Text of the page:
My family watches Dr. Strangelove or: How I Learned to Stop Worrying and Love the Bomb every New Years Eve. This tradition started years ago on the last New Years Eve my wife’s mom had on this world. She was already very ill and she had never seen Dr. Strangelove, so we took it out for her to see. Partly to honor her, we've watched it at this time of year ever since.
Each year, I write something about that year's viewing. Often, it concerns how scary the 1960s were, or perhaps an appreciation of the people that have averted several very close calls, when the world might have fallen into Global Thermonuclear War. While the occasion is always a bit melancholy, it has generally been upbeat. The world has come a long way since 1964.
This year marks a regression for the U.S. and therefore for the world as a whole. I could go on at some length about many ways in which I think we have faltered and in which the world has faltered, but in keeping with the Cold War nature of Dr. Strangelove, I'll just focus on nuclear war.
For the first time in a very, very long while, we have moved closer to nuclear war.
We have elected a President who, to judge by his statements, apparently has not heard of the Nuclear Non-Proliferation Act of 1978, SALT I, SALT II, START, New START and all the other attempts, formal and informal, to keep more nations from developing nuclear weapons and to reduce the number of nuclear weapons the world has.
For the many people that love the President-Elect, I don't share your love... but I am not going to debate. Let's assume he is the greatest thing since sliced bread in oh, so many ways. Let’s assume there is some past golden age that he is taking us back to... and that he knows the secret of how to get there.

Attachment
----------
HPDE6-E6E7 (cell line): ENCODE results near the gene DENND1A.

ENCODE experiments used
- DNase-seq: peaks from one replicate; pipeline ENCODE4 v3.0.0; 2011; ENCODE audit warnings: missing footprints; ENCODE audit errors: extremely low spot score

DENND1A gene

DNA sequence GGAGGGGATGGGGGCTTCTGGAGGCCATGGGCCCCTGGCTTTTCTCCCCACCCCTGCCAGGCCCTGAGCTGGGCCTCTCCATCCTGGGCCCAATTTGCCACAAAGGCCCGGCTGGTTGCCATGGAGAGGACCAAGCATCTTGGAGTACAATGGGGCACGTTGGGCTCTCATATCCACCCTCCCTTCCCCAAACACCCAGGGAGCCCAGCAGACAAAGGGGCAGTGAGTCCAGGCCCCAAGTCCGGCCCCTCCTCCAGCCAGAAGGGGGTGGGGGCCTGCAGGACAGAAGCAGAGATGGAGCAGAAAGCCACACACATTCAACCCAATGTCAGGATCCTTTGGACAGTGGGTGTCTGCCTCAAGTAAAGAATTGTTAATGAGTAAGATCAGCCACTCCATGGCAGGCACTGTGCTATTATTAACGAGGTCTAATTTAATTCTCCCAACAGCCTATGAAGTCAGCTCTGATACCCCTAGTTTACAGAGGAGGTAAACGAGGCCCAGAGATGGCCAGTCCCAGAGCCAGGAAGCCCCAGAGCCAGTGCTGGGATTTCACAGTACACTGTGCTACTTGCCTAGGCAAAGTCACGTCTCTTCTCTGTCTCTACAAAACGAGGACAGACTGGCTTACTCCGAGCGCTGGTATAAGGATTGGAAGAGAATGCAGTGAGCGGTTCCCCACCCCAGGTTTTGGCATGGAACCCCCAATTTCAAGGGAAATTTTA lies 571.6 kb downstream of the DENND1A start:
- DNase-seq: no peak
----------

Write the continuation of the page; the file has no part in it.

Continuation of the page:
But we need to be aware of what he has said about nuclear weapons:
- The President-Elect has suggested that Japan, South Korea and Saudi Arabia might develop nuclear weapons and “I’m not sure that would be a bad thing for us.” Nuclear proliferation, Trump told CNN, “is going to happen anyway.”
The more nations with them, the more possibility of a mistake, the more possibility of a nuclear arms race. Can you imagine Kim Jong-un facing a nuclear South Korea? And our troops are specifically there to act as a "trip-wire" for our involvement in guaranteeing the South Korea’s territorial integrity.
We're in the Middle East up to our eyeballs and he wants at least some nations there to develop nuclear weapons? In fact, the very nation that most of the 9/11 terrorists came from?
- The President-Elect recently said we should engage in a nuclear arms race “until the world comes to its senses.”
President Reagan, whom most of the President-Elect's supporters remember with reverence, wanted to abolish nuclear weapons. He entered into negotiations with the Russians to reduce nuclear weapons. Every Republican President since then has followed suit in attempting to decrease the number of nuclear weapons. The START I treaty grew out of Reagan's negotiations and was signed by Republican President George H.W. Bush.
Reagan understood that an increase in weapons means an increase in tensions, an increase in possibility of accident, an increase in possibility of a nuke falling into the wrong hands by theft, by coup d’etat, or by an anomalous election result.
- The President-Elect has suggested on many occasions that he might use nuclear weapons—against ISIS, among others—and asked the question, why make them if we aren't going to use them?